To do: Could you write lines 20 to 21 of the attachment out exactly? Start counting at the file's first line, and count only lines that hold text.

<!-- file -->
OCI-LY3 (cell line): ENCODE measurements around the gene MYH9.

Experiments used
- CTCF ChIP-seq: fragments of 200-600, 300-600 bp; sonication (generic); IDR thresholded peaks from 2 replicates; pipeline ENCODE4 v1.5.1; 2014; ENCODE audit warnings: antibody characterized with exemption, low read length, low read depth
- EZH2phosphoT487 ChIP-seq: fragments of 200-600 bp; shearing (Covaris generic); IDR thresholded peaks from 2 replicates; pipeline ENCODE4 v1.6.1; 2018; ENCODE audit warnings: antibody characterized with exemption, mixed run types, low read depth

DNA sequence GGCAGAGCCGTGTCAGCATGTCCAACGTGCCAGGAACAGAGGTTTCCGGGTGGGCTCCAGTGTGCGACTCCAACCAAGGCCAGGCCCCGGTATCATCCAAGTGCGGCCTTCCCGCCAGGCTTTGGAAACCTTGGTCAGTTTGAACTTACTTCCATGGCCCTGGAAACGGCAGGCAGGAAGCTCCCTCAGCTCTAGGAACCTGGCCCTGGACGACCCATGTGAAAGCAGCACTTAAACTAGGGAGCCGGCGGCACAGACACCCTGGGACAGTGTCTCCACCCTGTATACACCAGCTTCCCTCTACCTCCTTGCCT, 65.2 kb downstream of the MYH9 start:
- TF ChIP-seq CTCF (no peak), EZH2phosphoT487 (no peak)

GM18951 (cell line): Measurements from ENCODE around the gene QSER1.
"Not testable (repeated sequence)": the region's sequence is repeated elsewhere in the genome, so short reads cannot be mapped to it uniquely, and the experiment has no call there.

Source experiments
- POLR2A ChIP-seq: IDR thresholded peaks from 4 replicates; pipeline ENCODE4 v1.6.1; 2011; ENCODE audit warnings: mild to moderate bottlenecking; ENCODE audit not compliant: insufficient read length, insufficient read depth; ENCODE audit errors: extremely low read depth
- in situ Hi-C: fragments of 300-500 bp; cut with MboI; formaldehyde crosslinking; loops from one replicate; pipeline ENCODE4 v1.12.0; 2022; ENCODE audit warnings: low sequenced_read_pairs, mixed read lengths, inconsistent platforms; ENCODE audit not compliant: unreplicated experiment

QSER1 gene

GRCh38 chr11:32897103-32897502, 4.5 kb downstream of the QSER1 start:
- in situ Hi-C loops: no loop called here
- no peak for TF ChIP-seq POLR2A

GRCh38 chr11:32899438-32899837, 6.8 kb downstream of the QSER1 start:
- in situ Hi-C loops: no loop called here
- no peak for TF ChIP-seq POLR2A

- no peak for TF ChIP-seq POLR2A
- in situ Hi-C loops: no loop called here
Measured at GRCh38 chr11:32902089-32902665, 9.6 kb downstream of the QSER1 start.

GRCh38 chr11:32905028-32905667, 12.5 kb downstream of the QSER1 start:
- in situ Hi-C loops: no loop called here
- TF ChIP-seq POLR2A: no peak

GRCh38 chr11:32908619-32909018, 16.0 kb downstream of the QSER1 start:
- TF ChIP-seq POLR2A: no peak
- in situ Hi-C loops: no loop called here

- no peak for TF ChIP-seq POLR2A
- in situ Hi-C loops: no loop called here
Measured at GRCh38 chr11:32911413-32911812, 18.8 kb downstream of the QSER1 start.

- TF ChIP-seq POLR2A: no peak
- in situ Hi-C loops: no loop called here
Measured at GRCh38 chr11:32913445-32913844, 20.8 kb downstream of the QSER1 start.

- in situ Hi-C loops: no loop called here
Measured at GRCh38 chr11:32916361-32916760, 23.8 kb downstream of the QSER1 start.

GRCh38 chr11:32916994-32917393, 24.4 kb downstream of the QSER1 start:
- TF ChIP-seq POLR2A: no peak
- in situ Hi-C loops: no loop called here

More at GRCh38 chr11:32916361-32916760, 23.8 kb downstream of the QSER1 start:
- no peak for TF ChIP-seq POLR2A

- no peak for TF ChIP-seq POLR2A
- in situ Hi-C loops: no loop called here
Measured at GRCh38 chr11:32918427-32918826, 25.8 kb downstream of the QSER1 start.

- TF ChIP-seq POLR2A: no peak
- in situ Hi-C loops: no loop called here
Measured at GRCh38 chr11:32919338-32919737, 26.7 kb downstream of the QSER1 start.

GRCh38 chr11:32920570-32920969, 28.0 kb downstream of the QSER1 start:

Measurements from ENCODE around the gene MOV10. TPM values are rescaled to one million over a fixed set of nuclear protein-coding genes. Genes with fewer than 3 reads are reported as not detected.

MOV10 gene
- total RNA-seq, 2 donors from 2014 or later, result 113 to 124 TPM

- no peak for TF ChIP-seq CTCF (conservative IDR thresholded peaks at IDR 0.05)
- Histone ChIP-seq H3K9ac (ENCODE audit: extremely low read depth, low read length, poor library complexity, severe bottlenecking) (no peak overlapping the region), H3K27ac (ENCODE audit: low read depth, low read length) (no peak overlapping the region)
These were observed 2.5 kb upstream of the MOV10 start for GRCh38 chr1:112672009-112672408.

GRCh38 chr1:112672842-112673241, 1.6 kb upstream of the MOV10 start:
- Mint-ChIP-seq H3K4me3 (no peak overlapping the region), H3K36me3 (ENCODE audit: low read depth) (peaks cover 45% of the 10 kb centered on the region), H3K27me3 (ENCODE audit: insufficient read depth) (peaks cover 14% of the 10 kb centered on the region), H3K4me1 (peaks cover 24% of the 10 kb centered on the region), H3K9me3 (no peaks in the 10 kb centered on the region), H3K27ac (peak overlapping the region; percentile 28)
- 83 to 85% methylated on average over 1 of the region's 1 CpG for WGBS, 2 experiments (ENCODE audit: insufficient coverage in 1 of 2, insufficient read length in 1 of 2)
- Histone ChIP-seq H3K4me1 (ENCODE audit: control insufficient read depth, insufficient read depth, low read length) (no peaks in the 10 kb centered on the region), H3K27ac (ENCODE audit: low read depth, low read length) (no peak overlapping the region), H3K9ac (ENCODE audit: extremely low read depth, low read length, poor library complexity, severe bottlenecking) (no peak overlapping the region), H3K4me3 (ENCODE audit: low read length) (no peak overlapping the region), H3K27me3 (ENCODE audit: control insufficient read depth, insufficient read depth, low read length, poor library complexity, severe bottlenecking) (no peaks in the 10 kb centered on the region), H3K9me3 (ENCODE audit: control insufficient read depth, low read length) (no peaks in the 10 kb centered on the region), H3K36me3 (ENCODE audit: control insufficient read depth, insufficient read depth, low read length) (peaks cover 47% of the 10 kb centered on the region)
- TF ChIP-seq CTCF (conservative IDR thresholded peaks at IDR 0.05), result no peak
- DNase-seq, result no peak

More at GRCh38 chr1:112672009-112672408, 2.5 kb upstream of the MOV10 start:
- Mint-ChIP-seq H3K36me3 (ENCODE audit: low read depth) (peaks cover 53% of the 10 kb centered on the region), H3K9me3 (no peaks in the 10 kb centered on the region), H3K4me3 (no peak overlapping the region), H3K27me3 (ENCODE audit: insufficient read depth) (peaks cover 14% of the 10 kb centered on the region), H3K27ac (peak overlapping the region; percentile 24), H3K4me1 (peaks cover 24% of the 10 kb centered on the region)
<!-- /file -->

- in situ Hi-C loops: no loop called here
Measured at GRCh38 chr11:32902089-32902665, 9.6 kb downstream of the QSER1 start.